It’s a scenario we’ve seen over and over again: a person presents for chiropractic care citing concerns relating to low back pain or neck pain but ends up disclosing other health concerns that are not related to that initial complaint. They may not think chiropractic can help, or it may not be top of mind when they first presented, but when examined, the real story comes out.
We’ve seen it in anecdotal evidence through case reports, and no doubt chiropractors see it in practice all the time. It’s a thing called multimorbidity – more than one chronic condition occurring in an individual at the same time. While multimorbidity is not unique to chiropractic, in that it happens all the time in many health-related settings, the common thread we observe quite often is that the neck or back pain the person presents for may not be the primary concern after the initial examination and history are done.
But what does the data say about it?
Recently, a paper published in the journal Chiropractic and Manual Therapies examined the important issue of low back pain and multimorbidity to establish the prevalence in chiropractic practice and investigate if this affects a person’s experience of pain. The results were quite interesting.
It was a significant study, too, with more than two-thousand participants included at the baseline and with questionnaires given at multiple time points (Baseline, two weeks, three months and 12 months). At the end of the study’s data collection, 64% of respondents had completed all the questionnaires, thus offering up a trove of data to draw meaning from.
All participants involved in the study were over 18 years of age, and had presented to one of ten chiropractic clinics in central Denmark. They had all presented with a new episode of low back pain. People who presented with a non-musculoskeletal cause of their back pain were excluded from the study. Interestingly, the sample group was 56% male and had an average age of 46.
The study turned up some enlightening findings when it came to co-morbid or multimorbid conditions. Some 19% of respondents reported hypertension, and 15% reported osteoarthritis. These were the most common conditions reported alongside low back pain. Additionally, 49% of the total sample group – that’s some 1024 people – reported “at least one chronic condition and 421 (20%) had multimorbidity,” with the latter defined as two or more chronic conditions.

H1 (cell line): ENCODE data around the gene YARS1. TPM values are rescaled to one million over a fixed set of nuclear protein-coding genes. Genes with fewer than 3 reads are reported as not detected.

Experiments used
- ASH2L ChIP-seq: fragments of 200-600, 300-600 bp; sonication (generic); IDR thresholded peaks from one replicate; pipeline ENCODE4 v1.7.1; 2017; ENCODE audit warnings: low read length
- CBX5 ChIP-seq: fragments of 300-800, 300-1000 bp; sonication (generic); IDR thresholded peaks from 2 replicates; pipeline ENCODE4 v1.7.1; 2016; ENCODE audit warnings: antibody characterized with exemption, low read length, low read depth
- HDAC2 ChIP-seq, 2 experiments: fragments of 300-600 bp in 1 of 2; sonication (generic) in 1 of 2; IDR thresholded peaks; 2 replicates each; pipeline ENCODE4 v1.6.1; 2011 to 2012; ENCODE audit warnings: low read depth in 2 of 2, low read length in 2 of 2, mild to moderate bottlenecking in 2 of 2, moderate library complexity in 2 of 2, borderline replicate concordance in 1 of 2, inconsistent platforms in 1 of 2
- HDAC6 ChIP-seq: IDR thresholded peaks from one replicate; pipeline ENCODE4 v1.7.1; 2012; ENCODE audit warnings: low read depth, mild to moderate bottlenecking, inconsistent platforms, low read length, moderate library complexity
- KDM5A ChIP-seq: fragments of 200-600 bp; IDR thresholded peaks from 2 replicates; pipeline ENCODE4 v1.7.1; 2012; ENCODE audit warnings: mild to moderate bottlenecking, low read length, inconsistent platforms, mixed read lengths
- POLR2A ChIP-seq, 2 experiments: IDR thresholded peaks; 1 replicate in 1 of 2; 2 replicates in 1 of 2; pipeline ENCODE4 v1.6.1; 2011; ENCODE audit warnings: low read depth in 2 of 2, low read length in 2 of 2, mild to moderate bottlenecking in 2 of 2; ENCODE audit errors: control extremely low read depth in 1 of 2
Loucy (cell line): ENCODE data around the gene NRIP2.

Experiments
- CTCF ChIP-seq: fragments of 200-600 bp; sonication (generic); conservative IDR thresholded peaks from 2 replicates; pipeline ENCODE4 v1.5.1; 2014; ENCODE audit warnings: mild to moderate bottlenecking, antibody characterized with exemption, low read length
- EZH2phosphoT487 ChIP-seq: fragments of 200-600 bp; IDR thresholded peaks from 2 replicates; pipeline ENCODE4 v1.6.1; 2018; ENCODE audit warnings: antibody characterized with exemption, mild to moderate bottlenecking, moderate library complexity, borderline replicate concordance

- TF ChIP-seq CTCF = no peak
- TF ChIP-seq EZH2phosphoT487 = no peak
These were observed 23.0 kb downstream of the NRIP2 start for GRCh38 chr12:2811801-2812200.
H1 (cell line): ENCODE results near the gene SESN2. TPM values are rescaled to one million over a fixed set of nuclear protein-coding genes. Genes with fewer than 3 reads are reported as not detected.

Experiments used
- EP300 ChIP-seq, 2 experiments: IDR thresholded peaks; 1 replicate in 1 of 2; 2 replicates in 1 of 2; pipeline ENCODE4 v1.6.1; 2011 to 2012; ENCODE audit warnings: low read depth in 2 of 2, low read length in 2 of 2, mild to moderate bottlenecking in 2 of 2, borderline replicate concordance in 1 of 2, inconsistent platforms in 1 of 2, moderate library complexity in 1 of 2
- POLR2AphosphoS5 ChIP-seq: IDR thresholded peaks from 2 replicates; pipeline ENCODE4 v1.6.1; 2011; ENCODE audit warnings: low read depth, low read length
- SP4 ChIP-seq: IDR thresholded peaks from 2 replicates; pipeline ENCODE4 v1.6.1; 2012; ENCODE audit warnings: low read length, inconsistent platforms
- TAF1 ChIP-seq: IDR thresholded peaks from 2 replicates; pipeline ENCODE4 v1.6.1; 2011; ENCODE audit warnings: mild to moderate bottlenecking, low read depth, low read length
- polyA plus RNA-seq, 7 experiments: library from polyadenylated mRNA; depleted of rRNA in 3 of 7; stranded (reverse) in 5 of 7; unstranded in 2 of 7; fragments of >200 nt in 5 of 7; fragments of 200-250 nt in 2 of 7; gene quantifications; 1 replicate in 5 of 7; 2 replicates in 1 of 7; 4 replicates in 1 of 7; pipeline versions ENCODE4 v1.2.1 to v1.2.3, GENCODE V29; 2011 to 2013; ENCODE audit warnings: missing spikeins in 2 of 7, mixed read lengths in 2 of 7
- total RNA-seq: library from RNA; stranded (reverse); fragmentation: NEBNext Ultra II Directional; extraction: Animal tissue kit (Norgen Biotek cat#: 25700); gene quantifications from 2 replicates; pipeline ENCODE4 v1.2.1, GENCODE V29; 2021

However, the study sought not just to understand the prevalence of comorbidities or multimorbidity occurring alongside low back pain. Researchers wanted to understand how it impacted pain, too. They found that the presence of multimorbidity was associated with increased odds of poor self-rated health, poor physical fitness, poor muscular strength, poor endurance and poor balance. (The full statistical breakdown is available at the reference below).
Beyond the condition-related data alone, there was some good news for chiropractic. All participants reported improvements in their conditions over time and fewer used pain medication. This was regardless of their pain intensity at the onset of care or the presence of other chronic conditions.
Some other interesting takeaways were present in the study, though:
- Patients with hypertension combined with multimorbidity showed “a poorer recovery than patients with high LBP [low back pain] intensity but without chronic diseases.
- More patients with multimorbidity used pain medication for low back pain at the one-year follow-up than those without chronic diseases.
The researchers noted that “Generally speaking, people with multimorbidity and co-occurring musculoskeletal pain report high levels of disability, as well as more mental health problems, physical inactivity and obesity.” Thus, the results were not necessarily surprising and did line up with other studies pertaining to multimorbidity performed on differing sample groups.
However, the study did drive home the message that when we are caring for people with low back pain, there is a 20-49% chance that there is something else going on, and that there are likely to be health-related issues pertaining to fitness, strength, endurance and balance nestled in there with the pain and chronic illness issues they may have presented with. It’s a reminder that we are caring for the whole person, and the whole person often has more going on than what they presented at our clinics for help with.
Rafn, B.S., Hartvigsen, J., Siersma, V. et al. Multimorbidity in patients with low back pain in Danish chiropractic practice: a cohort study. Chiropr Man Therap 31, 8 (2023). https://doi.org/10.1186/s12998-023-00475-3